nimes maison carree

The columns of the Maison Carrée with the Carré d'Art in the background that mimics the columns

These days you can visit the Maison Carrée, but not see what it looks like inside as only a part of it has been converted into a small 3D cinema, and that’s the only part that you can visit.  The cinema shows a 20 minute film about the Heroes of Nîmes throughout the ages from the gladiator in the first century A.D. to a bullfighter in the present day called Nimeño II, all of whom have made a mark on the history of Nîmes.

nimes nimeno 2

Statue of Nimeño II outside the Arènes

The last Roman remain left to see in the city was the Tour Magne, which dates from the year 15 B.C.  It’s the highest point in the city I think as it’s built on top of a big hill, and it’s now a tourist viewpoint.  Unlike Marseille where you could get a great view of the city from the Notre Dame de la Garde basilica and you can watch the boats coming and going in the harbour, in Nîmes there isn’t a whole lot to see from a high viewpoint.  There are some nice old fashioned roofs and a few stand out buildings, that are recognizable like the Arène and the Carré d’Art, but I don’t think there’s anything else that was impressive to see from there.

nimes tour magne

The Tour Magne which overlooks Nîmes

One odd thing that just struck me today is that dates here are avant or après J.C. while in English we say B.C. or A.D.  If we said “before J.C.” which is the direct translation people would laugh at us for saying J.C., I think.  I’ve heard people say it before (Chris Rock in Dogma comes to mind) but it’s not normal, and this was the first time I thought about how it translated from one language to the other.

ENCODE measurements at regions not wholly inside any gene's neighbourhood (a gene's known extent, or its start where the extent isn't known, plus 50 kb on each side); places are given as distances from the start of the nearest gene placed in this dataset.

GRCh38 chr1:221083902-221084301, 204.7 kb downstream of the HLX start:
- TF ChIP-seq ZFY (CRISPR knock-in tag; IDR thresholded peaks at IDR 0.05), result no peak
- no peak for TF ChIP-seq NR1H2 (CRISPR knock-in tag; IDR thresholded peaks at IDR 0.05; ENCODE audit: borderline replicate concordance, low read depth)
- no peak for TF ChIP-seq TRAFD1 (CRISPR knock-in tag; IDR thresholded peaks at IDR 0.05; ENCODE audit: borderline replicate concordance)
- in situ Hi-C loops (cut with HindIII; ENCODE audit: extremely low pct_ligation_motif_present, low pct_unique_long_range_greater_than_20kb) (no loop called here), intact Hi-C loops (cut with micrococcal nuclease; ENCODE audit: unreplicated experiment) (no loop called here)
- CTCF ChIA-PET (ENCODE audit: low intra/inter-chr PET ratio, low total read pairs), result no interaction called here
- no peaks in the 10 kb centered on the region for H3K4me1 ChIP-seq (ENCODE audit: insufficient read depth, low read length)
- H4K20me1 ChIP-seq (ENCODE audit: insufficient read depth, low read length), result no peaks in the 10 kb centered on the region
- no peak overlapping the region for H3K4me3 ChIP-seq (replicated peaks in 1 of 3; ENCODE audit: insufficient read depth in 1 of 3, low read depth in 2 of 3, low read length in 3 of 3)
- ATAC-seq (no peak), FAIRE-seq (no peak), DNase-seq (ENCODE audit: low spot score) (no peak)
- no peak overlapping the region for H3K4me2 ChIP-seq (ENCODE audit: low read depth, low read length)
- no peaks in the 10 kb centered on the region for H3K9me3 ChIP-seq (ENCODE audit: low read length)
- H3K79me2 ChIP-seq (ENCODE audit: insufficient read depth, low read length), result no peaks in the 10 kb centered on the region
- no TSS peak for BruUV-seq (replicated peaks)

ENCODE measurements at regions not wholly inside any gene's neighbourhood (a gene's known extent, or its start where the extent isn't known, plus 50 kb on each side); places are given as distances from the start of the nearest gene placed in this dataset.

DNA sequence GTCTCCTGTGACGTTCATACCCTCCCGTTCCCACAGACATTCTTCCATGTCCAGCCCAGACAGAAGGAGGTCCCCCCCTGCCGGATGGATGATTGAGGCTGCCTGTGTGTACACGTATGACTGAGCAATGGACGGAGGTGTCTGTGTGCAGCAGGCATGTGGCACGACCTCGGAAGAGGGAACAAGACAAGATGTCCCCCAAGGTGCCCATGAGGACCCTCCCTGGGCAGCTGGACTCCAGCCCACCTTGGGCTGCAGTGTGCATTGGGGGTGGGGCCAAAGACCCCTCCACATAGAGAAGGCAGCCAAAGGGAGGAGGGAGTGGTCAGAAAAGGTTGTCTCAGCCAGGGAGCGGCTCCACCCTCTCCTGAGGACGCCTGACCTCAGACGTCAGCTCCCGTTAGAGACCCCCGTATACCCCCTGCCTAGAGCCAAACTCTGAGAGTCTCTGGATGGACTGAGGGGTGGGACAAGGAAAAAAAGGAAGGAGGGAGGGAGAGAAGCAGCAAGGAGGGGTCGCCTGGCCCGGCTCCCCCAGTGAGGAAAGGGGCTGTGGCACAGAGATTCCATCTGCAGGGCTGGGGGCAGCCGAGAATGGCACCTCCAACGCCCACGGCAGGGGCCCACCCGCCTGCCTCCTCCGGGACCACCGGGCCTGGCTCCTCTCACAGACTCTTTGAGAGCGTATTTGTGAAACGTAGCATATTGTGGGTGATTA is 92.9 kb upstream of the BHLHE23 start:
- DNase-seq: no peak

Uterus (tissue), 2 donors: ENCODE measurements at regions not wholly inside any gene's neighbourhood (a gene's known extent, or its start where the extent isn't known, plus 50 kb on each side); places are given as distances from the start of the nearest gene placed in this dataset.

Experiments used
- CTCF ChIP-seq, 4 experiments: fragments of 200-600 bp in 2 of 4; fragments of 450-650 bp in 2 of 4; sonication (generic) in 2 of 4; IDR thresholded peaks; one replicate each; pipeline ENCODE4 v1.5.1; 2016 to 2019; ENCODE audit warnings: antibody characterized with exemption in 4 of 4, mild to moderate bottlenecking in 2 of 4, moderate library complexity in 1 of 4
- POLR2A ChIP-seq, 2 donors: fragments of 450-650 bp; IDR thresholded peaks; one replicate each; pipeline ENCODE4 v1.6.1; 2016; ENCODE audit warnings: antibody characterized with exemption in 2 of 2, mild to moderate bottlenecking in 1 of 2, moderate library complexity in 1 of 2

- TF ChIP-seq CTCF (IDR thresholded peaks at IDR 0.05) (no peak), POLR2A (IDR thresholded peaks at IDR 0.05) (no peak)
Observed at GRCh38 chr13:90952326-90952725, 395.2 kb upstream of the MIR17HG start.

When I’d finished climbing up the tower then going back down again I was a little stuck for things to do.  Too late to visit a museum and way to early to pick up my bags, so I followed the walking tour in one of the leaflets I’d picked up in the tourist information office.  I walked around the city looking at historical houses and noticed that it’s a small and very proper city.  There aren’t people selling fruit and vegetables spilling out into the street (probably because the roads in the old city are too narrow), nor people loitering around, but there are lots of little squares with nice looking cafés and outdoor seating areas which was good to see.

Even after the walking tour I still had time to spare, so I went to the café of the Carré d’Art which claimed to be a Salon du Thé.  I’m becoming more knowledgeable in such things, and can confirm that it is a Salon du Thé because it serves teas with silly names.  After the Fakir Tea I had in Lyon, I had a Casablanca Tea (green tea, mint, bergamot) in Nîmes.  I’m not sure why they can’t just call it a Green Tea with Mint and Bergamot, sure it’s a little longer but it’s also much clearer and less… daft!

Now I’m lording it up in first class in the train (it was only 3 Euros more), although there are still no power sockets which is infuriating!  Better make the most of it as I’ll be slumming it in in cattle class for the last 3 legs of my tour.